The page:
Schools and teachers using crowdfunding

Here’s a great video on how schools and teachers are using crowdfunding to fund things like equipment and other projects that helps schools and students.

  

Twitter gets serious about video

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Twitter is introducing a new program that will enable users to monetize videos they post on Twitter. The program is quite attractive with a 70/30 revenue split in favor if the user, and the program is also non-exclusive. This will provide real incentives for celebrities and others with large Twitter followings to use Twitter for their videos along with YouTube and other platforms. Maybe the Twitter brass is finally figuring out how to monetize their users.

  

Will Microsoft screw up LinkedIn?

Microsoft’s massive acquisition of LinkedIn offers some interesting opportunities. Below Reid Hoffman discusses the potential synergies, including real integration with Microsoft Office.

But there’s also real potential to overreach and create real problems as well. LinkedIn has stagnated a little in recent years, and perhaps this will inject new life into the platform. It’s certainly a must-use platform for many professionals and recruiters.

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Facebook is dominating the mobile market

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Give Mark Zuckerberg credit – he realized Facebook was behind when it came to mobile and he forced his company to adapt quickly. It’s reminiscent of Bill Gates coming to terms with the web back in the 90s.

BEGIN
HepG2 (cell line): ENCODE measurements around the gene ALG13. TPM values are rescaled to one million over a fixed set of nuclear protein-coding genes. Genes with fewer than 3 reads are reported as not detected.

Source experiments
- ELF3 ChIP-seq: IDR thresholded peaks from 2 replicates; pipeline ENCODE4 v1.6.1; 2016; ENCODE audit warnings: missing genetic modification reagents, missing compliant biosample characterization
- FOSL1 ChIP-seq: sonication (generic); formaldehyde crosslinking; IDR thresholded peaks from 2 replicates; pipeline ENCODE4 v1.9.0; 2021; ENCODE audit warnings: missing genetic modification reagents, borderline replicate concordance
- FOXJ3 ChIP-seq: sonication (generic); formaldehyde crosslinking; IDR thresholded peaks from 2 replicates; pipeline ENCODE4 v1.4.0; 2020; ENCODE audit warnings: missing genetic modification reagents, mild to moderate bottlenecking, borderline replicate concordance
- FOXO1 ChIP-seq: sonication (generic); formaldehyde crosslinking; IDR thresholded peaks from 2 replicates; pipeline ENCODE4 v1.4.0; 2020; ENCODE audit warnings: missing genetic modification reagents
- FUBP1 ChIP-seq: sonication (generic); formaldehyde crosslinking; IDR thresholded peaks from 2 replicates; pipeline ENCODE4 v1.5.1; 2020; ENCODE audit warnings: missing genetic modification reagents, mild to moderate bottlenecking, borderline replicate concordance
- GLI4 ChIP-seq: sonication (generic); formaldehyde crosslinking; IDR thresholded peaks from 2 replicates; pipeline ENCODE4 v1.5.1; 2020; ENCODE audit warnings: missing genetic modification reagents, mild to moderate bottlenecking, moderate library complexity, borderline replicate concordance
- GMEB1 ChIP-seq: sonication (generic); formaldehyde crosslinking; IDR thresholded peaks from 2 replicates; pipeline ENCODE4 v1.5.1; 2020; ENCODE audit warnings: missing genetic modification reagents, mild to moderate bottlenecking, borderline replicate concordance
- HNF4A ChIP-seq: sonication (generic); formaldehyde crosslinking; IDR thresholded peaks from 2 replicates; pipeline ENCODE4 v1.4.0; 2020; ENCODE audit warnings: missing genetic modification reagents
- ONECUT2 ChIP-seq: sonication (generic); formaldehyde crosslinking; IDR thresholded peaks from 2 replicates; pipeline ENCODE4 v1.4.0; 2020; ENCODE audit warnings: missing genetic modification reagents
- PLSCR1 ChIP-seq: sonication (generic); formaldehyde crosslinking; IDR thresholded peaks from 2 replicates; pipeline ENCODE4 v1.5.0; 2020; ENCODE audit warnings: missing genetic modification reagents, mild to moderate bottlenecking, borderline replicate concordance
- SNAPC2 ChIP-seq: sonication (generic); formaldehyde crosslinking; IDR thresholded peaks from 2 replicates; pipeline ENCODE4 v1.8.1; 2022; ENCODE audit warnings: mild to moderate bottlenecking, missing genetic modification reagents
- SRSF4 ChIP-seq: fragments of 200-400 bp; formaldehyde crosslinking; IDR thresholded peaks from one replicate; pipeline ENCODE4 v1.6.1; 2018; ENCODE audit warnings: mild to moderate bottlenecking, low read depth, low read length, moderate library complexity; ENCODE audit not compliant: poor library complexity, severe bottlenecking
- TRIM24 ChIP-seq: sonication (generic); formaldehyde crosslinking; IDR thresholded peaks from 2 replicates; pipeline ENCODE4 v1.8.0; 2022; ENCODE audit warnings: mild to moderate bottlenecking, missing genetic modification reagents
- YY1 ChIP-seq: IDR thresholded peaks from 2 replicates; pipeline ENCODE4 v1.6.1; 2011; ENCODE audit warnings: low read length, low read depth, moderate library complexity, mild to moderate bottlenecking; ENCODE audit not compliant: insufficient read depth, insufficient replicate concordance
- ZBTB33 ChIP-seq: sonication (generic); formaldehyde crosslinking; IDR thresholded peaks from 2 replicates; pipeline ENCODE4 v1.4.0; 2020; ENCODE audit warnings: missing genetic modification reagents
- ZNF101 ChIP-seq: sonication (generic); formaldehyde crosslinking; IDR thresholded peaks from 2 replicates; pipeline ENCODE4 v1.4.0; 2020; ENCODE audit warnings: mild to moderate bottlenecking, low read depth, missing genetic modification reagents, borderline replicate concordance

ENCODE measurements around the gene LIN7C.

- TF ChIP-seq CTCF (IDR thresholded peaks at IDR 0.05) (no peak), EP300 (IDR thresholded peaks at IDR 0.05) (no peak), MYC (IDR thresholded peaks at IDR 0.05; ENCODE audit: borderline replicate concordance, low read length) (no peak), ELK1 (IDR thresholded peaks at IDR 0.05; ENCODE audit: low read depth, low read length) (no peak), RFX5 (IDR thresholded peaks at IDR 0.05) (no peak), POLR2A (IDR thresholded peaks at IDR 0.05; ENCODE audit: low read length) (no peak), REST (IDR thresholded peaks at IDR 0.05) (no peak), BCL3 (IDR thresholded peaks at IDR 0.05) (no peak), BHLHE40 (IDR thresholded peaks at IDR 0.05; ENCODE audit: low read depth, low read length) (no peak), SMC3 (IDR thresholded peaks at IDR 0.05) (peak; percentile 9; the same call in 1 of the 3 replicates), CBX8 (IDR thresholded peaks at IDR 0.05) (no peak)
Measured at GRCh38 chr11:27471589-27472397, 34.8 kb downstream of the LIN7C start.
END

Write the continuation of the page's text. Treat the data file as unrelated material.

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Will Amazon Local destroy Groupon?

I never asked for them, but I’m now getting regular emails from Amazon regarding local deals. With their massive customer base, Amazon figured out they could go head to head with Groupon with the flip of a switch. Of course they had to start working sales in each market, but they had a built in customer base right away.

Groupon on the other hand has been flailing, and now the company has the might Amazon gunning for its business. How long can Groupon survive like this? I suspect at some point the Hüpfburg Kaufen company will need to be sold off in a fire sale. It won’t be the first Internet company to make the mistake of turning down a massive acquisition offer only to regret it later, but it will probably be on the short list of egregious example for a long time.

  

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